GUAM – KaBOOM!
Exercise managers for the Vigilant Guard homeland security exercise added realism, Sept. 16, 2008, by blowing up balloons filled with explosive gas.
They tested the balloons today. Tomorrow the noisemakers will prompt police swat teams to move in on a suspected fake terrorist hideout at a hotel. Along with phony blown up cars, it’s all been fabricated by the National Guard’s civilian exercise managers.
Vigilant Guard began Sept. 12, 2008, with a regional tabletop exercise at the Guam Guard’s Joint Forces Headquarters. It continues through this week, culminating with a simulated terrorist attack on the island’s Tumon Beach, which is a popular tourist and vacation spot.
The whole purpose, said officials, is to test the Guard’s capabilities and abilities as a first military responder in support of the governor and the Guam Emergency Management Agency after a terrorist attack. Many local, federal, military and civilian agencies are participating.
Officials said the response exercise will start 2 a.m. on, Sept. 17, 2008. After the Guam swat teams do their thing, more explosions will initiate the full-scale exercise. Two Guard weapons of mass destruction-civil support teams from Guam and Hawaii will respond, among many other special units and operators. Arizona, Nevada and California Guardmembers are also participating.
“[The only way to] challenge any first responder is to make it as real as it gets,” said Toves, an exercise director responsible for training the CSTs.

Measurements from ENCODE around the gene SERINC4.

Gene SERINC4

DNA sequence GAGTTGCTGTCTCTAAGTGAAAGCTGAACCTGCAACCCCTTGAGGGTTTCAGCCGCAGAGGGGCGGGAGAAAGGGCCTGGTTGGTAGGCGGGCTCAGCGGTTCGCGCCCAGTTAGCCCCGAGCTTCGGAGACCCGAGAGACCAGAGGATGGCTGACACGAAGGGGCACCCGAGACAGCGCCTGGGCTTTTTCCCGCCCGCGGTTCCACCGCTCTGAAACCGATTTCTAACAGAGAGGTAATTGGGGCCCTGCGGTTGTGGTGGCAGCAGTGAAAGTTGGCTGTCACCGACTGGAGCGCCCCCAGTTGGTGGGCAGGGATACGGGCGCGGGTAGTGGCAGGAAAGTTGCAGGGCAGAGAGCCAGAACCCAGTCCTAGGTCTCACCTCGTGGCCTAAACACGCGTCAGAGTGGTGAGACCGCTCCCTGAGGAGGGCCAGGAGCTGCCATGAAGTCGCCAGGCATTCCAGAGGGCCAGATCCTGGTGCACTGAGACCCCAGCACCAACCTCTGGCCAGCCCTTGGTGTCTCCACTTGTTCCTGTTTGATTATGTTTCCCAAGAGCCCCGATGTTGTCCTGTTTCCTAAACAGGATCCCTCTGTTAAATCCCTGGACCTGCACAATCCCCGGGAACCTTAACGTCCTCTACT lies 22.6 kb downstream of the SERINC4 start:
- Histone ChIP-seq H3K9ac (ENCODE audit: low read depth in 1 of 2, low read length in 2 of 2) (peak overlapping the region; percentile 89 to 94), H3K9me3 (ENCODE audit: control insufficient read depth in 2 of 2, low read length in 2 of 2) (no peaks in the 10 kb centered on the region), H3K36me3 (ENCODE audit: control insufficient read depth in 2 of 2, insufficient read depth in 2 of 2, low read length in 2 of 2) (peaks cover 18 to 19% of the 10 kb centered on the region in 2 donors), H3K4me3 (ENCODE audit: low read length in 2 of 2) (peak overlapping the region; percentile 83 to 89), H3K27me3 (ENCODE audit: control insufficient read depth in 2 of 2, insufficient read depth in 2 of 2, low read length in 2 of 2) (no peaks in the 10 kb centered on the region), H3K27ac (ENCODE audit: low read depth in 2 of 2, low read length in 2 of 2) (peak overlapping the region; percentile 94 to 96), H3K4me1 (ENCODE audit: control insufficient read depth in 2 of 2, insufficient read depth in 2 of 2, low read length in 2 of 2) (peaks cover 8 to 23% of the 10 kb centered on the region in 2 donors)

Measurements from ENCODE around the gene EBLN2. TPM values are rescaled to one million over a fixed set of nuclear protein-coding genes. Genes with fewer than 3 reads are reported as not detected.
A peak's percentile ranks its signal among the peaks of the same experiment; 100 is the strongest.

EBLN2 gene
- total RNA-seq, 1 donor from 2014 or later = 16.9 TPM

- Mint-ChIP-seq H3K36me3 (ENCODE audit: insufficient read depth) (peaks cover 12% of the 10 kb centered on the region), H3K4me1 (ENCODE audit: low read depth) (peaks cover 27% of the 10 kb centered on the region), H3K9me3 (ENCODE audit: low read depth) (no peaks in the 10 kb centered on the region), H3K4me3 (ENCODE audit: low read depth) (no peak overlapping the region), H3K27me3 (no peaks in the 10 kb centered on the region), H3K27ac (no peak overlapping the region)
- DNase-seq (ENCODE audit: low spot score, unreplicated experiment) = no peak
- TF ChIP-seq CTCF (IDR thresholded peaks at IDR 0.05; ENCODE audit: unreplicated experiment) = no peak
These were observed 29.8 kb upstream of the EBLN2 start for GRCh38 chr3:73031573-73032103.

Toves and others were setting up the notional training site at a vacant high school near the beach. The exercise scenario mixes terrorists with a conference at a beachside hotel.
“A [tractor trailer] truck blows up along with a flatbed filled with chlorine gas cylinders,” said Toves.
Role players were brought in to act as injured conferees who were forced from the building by the terrorists and into the exploding truck. The team’s explosive balloons provide the sound effects while a wrecked truck in the school parking lot as well as discarded gas cylinders, cement rubble and other bits and pieces create the scene of destruction.
There are so many working parts that Toves said it was important to conduct a test to ensure everything worked safely.
“A good deal of it is actually real,” said Mark Beirne, president of the Emergency Response Training Institute that worked with Toves to prepare the site.
Like movie-set craftsmen, they even replicated hotel rooms filled with fake personal belongings and simulated bomb-making equipment. They made a phony conference room with posters, chairs, and tables. A rubble pile of cement and rebar was trucked in and dumped in the parking lot to simulate a collapsed building.
“That all provides a great benefit for the folks using our props because they can’t be cavalier,” said Beirne. “There are real issues here, so it makes for great training.”